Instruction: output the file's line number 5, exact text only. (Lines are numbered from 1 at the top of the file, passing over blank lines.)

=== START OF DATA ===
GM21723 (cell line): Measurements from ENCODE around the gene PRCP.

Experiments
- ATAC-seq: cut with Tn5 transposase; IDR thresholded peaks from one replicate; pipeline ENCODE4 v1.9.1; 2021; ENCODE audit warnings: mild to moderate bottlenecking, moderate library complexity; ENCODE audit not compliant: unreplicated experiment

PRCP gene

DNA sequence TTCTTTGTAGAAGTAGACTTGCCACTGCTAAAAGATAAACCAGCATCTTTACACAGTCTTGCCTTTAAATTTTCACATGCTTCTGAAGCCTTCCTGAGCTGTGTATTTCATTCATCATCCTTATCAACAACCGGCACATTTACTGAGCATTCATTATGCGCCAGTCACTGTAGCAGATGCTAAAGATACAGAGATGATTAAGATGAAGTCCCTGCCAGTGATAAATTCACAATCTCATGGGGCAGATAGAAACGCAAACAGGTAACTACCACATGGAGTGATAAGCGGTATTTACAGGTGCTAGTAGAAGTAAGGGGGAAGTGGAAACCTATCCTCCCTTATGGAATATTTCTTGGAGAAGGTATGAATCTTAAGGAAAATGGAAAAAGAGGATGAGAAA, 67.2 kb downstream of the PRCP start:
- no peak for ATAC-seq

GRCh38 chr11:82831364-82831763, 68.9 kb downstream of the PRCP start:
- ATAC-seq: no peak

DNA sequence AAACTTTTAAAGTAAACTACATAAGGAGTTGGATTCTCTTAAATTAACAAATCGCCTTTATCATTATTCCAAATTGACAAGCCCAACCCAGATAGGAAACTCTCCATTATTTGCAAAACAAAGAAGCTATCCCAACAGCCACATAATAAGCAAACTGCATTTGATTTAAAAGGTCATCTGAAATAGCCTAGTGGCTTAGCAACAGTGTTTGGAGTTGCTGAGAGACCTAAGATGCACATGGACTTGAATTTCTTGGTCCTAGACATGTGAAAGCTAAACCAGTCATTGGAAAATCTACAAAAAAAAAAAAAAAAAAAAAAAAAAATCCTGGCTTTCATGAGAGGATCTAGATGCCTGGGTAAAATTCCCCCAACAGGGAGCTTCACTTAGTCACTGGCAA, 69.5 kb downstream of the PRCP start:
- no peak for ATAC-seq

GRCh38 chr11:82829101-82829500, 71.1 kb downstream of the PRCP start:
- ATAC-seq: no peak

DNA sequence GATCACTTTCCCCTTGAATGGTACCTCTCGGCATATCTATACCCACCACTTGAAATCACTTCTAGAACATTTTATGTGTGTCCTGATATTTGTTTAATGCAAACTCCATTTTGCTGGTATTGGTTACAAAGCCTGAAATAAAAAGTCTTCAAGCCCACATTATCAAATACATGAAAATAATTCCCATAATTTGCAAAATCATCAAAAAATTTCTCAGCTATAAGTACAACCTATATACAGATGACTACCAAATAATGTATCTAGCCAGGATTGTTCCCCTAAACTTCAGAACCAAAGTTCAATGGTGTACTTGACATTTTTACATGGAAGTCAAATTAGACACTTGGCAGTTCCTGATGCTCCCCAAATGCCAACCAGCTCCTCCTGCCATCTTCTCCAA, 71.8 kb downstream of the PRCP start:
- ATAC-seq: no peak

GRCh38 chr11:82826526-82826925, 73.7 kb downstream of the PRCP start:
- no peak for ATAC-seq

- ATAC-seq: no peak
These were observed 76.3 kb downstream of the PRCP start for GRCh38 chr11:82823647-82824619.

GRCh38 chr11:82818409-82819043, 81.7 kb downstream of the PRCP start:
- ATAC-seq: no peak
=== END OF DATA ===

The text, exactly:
DNA sequence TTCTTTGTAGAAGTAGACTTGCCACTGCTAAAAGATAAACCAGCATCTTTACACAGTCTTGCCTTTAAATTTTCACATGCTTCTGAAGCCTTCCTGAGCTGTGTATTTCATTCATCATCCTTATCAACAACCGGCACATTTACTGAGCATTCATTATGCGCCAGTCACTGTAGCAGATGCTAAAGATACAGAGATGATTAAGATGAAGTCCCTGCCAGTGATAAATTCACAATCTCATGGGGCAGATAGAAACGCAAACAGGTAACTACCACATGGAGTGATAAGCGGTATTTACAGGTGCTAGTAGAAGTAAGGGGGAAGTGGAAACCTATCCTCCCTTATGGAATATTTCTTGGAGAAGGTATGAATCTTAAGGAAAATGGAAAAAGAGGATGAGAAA, 67.2 kb downstream of the PRCP start: